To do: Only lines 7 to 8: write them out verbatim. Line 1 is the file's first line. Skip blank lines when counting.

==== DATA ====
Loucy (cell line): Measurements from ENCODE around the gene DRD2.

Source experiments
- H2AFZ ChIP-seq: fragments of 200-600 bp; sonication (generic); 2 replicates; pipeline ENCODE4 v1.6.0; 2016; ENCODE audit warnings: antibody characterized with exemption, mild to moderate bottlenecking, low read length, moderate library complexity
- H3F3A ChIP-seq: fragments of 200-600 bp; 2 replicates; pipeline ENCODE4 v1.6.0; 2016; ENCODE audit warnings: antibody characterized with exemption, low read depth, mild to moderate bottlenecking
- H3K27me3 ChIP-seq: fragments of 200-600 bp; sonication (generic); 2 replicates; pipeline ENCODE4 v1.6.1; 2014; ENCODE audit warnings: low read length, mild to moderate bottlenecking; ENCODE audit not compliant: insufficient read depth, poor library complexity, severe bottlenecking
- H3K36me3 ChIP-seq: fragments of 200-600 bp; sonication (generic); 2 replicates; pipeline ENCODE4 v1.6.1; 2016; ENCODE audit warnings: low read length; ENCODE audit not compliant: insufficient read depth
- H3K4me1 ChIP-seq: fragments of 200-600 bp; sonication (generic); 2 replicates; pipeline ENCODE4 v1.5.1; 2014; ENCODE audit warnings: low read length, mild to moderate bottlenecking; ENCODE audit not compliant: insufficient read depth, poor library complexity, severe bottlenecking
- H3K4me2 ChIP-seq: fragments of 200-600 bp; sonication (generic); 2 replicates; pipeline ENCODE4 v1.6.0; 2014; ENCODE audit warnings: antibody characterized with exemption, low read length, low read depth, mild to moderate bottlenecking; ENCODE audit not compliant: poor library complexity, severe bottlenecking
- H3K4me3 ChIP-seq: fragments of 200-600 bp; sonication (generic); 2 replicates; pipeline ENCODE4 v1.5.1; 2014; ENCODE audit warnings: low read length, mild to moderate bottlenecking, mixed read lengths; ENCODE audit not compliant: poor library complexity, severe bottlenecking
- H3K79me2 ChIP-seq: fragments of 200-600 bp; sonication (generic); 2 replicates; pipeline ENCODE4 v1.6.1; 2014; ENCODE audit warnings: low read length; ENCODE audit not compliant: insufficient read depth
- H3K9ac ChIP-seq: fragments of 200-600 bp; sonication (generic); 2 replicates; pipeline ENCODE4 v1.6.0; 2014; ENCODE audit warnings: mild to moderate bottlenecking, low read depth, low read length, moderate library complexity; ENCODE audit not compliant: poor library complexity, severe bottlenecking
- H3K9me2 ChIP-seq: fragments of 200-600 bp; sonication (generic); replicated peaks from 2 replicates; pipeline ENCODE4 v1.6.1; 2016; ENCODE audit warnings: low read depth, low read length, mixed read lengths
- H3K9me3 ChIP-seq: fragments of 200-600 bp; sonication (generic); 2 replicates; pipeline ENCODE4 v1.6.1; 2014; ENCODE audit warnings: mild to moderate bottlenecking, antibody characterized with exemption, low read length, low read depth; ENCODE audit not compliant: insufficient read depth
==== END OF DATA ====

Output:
- H3K4me1 ChIP-seq: fragments of 200-600 bp; sonication (generic); 2 replicates; pipeline ENCODE4 v1.5.1; 2014; ENCODE audit warnings: low read length, mild to moderate bottlenecking; ENCODE audit not compliant: insufficient read depth, poor library complexity, severe bottlenecking
- H3K4me2 ChIP-seq: fragments of 200-600 bp; sonication (generic); 2 replicates; pipeline ENCODE4 v1.6.0; 2014; ENCODE audit warnings: antibody characterized with exemption, low read length, low read depth, mild to moderate bottlenecking; ENCODE audit not compliant: poor library complexity, severe bottlenecking